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# Glass filled HDPE extrusion - much higher density than theoretical values.

## Glass filled HDPE extrusion - much higher density than theoretical values.

(OP)
Hi all,

I am by no means a materials scientist or materials engineer so I hope that this is not a silly question.

We are reverse engineering our own product, as the material (a glass filled HDPE) was blended in another country by a company that wouldn't give us much by way of datasheets.

The (presumably E-glass) fill in the HDPE was measured by burnout test to be 25.6%. This is the average of 5 total tests with results ranging from 23.6% to 26.1%.

The density of the complete composite was measured by gas pycnometer to be 1.245g/cm3.

The density of the HDPE fraction therefore comes out, theoretically, at 1.056g/cm3.

To my knowledge, raw HDPE only gets up to around 0.98g/cm3. I have been told that residual compressive strain from extruding the product could cause the higher density, and thus it is not unexpected. But that would be a hell of a lot of strain (keeping in mind the poisson's ratio would not allow volume to drop in direct proportion to strain), and I could not find any reference to how large such an effect could be when I searched for it. Does that sound like a reasonable explanation, or is something more unexpected going on?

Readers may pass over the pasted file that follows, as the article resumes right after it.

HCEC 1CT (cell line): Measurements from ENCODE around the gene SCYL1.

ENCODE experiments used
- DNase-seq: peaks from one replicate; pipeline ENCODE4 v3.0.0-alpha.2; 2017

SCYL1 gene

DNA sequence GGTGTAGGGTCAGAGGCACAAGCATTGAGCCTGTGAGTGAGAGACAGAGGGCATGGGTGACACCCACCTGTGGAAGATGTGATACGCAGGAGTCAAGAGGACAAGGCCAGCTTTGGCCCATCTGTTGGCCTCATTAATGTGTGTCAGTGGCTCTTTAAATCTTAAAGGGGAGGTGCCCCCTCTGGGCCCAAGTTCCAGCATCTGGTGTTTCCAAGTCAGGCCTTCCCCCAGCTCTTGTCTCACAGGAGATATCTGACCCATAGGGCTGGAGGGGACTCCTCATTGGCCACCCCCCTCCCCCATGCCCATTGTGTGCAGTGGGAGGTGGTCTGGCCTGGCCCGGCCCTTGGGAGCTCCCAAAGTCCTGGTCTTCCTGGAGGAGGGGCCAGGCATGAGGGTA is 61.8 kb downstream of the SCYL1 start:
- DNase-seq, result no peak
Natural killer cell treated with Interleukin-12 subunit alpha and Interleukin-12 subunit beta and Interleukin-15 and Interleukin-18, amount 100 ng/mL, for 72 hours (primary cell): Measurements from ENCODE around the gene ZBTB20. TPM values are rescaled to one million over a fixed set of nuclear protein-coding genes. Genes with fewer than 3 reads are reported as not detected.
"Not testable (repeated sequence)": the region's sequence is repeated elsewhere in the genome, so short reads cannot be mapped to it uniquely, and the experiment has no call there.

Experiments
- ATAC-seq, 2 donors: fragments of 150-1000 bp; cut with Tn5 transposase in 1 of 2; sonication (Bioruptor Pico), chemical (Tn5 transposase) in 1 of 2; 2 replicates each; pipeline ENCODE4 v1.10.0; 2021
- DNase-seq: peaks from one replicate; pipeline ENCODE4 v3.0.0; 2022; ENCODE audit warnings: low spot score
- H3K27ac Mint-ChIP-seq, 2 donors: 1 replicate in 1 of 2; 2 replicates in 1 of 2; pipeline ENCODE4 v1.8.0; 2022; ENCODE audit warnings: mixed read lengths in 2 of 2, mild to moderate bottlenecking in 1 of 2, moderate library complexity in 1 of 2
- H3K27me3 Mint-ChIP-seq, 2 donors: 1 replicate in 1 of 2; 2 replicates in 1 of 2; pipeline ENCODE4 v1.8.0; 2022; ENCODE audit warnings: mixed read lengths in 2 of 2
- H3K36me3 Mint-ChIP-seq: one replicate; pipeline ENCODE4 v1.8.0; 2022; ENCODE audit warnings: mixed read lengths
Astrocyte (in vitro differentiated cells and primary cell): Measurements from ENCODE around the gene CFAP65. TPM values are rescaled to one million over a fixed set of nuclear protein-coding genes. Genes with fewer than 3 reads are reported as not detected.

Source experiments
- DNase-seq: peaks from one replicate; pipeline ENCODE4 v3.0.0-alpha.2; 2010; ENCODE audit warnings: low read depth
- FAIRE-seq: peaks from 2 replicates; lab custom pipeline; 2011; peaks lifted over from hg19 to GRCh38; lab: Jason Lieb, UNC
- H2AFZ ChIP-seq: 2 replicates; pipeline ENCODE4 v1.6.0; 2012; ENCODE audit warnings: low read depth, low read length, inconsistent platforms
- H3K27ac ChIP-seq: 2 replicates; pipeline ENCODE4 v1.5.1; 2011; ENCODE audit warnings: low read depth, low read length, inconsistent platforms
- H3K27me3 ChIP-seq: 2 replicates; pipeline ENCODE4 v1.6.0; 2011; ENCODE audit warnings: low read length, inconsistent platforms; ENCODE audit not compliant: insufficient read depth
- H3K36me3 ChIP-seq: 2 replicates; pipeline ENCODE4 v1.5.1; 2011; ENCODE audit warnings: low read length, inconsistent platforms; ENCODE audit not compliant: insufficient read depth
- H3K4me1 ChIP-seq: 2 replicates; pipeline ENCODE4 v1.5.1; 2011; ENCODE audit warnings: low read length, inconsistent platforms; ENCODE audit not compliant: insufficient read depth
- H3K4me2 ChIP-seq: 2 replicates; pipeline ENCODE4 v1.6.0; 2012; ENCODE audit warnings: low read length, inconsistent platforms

### RE: Glass filled HDPE extrusion - much higher density than theoretical values.

I checked the numbers at my favorite density calculator:

http://www.netcomposites.com/calculators/volume-we...

You are right that something is off. If you need to deformulate this I may be able to help or send you to someone who can.

Chris DeArmitt PhD
President - Phantom Plastics LLC

www.phantomplastics.com

### RE: Glass filled HDPE extrusion - much higher density than theoretical values.

(OP)
Yes, that is the same calc I did more or less. Personally I think the most likely reason for it is an error in the density reading.

Have you ever heard of HDPE showing significantly elevated densities under any conditions, e.g. internally compressively stressed and held there by the fiber fill? Could such an effect reasonably account for a roughly 10% higher density?

I have no real experience in the area of extrusions and composites, so I am not sure if this elevated density is an understood physical effect, or if something is simply wrong in either the measurements or the material.

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